In 2005, my family home burned down. It was an old Sears Roebuck Victorian that my parents spent over twenty years remodeling a bit at a time. The fire happened in June in Alabama; I was asleep in my older sister’s bedroom while she was at the beach because she had an air conditioner in her room, and I didn’t in mine. I slept in her bed whenever I could, which saved my life when the fire started in an outlet in my room. Later that year, Hurricane Katrina came through and flooded what was left of the house’s ground level. We had insurance and were able to eventually rebuild, after a stint in a house with possums in the attic, but I remember the stifling silence of our small town’s churches during those years. Our own church was microscopic, with a few families and older people who could only offer the shirts off their backs—and many did. But I knew then, without question, that churches weren’t a social safety net. If we needed help, the church wouldn’t be the provider.
Those memories came back to me recently when, for a Southern history seminar, I read Alison Collis Greene’s 2015 study No Depression in Heaven: The Great Depression, the New Deal, and the Transformation of Religion in the Delta. Greene tells the story behind what she calls “the myth of the redemptive depression.” There is some truth to the myth, she notes in her opening. “Members of families and communities indeed turned to one another in their hardship, and many also turned to their churches for solace, for support, for meaning.” Yet in the Mississippi Delta, people quickly saw “the inadequacy of families, communities, and churches full of poor people to aid one another in their time of mutual distress. The Great Depression gave lie to the toxic notion that responsibility for poverty lies with the poor rather than with systems of oppression that make a mockery of the American dream.” With a global pandemic and economic recession—if not full-scale depression—looming, Greene’s study of religious charity and political power speaks to life and death concerns in the nation’s most vulnerable regions—and sheds light on what we’re all about to face.
This history is important for Southern communities today, especially in places where churches are taking tithes online but will go on to offer no direct relief aid to their congregations.
Her monograph primarily focuses on the roles of Arkansas-Mississippi Delta churches in both opening the way to New Deal policies and organizing for communal relief. Her history begins in 1929, when Southerners in the region began reaching out to their churches for material relief at the onset of the Great Depression. Looking at mainline Protestant churches as well as premillennialist churches (or fervent religious groups such as Pentecostals), she shows how these factions participated in, shaped, and resisted New Deal relief programs and policies. Initially, some Protestant establishment leaders were in denial, arguing that “nobody is starving in America” or, perhaps even worse, they “attributed the Great Depression to individual moral failures and a general lack of commitment to Christianity.” By focusing on the “spiritual famine” before them, as well as revivalism and evangelizing rather than directly addressing the suffering of their congregations, the Protestant establishment ceded power to the New Deal coalition and relief programs.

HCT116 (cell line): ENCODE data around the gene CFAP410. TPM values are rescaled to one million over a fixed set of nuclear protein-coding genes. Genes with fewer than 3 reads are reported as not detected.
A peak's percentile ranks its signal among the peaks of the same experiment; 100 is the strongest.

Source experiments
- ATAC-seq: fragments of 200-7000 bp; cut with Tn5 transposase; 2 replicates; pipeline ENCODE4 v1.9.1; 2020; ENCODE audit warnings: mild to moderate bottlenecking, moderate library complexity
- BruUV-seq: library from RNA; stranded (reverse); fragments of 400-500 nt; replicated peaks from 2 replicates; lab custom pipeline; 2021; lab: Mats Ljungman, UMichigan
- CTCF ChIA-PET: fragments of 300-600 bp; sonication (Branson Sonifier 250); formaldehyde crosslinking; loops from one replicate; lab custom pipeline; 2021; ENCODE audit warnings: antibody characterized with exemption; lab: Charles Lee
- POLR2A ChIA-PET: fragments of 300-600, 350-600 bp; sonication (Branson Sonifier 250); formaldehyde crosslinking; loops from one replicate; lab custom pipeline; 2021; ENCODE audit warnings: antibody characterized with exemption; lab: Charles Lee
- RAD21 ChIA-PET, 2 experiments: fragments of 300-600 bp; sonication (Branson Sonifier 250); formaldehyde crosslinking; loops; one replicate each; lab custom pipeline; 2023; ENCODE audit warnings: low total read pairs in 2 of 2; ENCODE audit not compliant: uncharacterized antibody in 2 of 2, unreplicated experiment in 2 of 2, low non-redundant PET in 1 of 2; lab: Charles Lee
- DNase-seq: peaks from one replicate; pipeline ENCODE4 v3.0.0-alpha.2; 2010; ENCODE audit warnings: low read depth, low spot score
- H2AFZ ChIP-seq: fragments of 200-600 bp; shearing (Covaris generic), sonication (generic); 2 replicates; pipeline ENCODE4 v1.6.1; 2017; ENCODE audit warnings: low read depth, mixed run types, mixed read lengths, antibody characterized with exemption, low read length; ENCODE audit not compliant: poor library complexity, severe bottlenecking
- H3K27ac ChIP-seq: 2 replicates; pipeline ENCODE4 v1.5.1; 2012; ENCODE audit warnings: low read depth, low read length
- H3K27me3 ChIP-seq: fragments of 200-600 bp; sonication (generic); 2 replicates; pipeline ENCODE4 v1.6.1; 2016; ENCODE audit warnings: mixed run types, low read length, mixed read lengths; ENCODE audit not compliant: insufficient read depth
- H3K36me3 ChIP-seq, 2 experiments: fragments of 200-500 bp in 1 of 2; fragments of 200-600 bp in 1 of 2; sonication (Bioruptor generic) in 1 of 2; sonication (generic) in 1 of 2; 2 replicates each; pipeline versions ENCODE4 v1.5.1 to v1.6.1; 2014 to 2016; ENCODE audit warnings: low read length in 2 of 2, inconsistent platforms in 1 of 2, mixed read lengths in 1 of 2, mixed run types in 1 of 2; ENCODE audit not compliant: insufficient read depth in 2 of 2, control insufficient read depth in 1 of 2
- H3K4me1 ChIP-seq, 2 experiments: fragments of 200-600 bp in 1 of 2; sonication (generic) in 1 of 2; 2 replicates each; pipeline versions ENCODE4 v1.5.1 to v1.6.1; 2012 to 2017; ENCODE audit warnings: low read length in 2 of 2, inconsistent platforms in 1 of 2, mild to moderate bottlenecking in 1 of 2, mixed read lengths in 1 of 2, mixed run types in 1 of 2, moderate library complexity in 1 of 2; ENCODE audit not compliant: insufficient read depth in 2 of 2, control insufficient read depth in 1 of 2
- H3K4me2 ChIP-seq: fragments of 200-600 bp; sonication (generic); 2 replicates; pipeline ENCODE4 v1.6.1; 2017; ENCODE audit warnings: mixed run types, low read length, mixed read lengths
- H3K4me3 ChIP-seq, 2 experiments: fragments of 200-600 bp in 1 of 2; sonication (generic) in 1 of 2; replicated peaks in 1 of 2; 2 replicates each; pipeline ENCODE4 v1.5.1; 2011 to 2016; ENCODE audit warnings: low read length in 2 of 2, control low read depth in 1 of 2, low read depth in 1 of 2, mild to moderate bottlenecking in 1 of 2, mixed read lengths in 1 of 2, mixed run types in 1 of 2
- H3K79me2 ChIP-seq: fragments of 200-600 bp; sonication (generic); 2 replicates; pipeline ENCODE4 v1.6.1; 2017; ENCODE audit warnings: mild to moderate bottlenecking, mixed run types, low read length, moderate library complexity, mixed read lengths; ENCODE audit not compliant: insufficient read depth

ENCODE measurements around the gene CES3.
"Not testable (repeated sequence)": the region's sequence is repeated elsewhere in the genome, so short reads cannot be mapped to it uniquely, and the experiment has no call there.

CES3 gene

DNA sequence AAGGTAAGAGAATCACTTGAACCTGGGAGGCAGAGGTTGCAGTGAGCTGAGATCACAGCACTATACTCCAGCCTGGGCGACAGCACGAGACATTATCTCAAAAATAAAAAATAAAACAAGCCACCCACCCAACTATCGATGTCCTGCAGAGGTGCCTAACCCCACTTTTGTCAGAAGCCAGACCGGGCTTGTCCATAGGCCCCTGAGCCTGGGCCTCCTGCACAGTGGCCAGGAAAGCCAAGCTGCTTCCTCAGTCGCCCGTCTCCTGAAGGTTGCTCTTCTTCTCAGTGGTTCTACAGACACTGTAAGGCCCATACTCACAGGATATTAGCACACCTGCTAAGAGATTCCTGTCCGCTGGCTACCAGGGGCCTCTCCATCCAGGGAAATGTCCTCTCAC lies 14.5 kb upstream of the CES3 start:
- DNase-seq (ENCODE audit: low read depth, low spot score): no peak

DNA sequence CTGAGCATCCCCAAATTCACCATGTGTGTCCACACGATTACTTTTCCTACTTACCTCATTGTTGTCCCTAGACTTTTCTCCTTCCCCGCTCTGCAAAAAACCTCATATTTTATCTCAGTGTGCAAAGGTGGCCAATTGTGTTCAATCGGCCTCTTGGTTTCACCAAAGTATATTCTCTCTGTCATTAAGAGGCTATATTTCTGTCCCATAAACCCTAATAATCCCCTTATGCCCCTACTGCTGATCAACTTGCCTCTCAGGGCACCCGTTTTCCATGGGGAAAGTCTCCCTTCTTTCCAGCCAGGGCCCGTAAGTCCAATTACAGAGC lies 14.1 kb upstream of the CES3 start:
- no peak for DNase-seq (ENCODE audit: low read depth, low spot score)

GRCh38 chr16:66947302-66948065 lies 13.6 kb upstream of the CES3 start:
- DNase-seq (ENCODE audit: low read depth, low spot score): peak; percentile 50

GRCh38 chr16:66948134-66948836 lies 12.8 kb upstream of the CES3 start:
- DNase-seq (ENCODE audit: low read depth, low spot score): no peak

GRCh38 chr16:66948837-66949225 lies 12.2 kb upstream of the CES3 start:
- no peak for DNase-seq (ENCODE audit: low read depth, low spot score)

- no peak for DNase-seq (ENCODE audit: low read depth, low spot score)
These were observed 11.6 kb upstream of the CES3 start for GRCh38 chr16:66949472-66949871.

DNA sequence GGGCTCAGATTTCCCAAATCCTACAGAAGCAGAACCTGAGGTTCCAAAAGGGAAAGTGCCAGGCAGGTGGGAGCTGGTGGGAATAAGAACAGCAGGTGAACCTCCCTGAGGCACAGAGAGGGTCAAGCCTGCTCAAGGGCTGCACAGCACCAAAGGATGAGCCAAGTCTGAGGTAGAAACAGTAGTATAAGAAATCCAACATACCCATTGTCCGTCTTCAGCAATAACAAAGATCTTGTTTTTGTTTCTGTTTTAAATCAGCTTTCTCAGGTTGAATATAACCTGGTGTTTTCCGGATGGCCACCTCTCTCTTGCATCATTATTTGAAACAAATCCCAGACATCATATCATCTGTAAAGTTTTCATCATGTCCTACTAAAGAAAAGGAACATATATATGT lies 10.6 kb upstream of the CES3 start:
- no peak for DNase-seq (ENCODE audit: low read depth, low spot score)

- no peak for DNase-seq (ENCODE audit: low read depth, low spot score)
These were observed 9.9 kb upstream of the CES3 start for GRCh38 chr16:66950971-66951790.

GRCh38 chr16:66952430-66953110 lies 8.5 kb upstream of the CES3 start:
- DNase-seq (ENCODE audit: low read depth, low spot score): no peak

On the other hand, the fervent religious factions focused on personal salvation rather than political intervention, which seemed to be temporarily comforting for those in need of spiritual salvation during a national crisis. Yet after the inadequacies of various charitable organizations were exposed, Greene says, “the growing unease about the adequacy of churches, charities, and volunteer agencies in serving the needy necessarily prompted a related conversation about the justness of a government that supported struggling industries but ignored the millions of workers put out by those industries.” So, despite the conservative Southern evangelical unease with socialistic government aid, both factions recognized the inadequacies of private and church charity and seemed to initially acquiesce to expanding programs of financial relief during the New Deal. “The Great Depression revealed the inability of American religious institutions to care for the needy in the midst of crisis, and it opened new opportunities for the state to take on the burden instead,” Greene writes.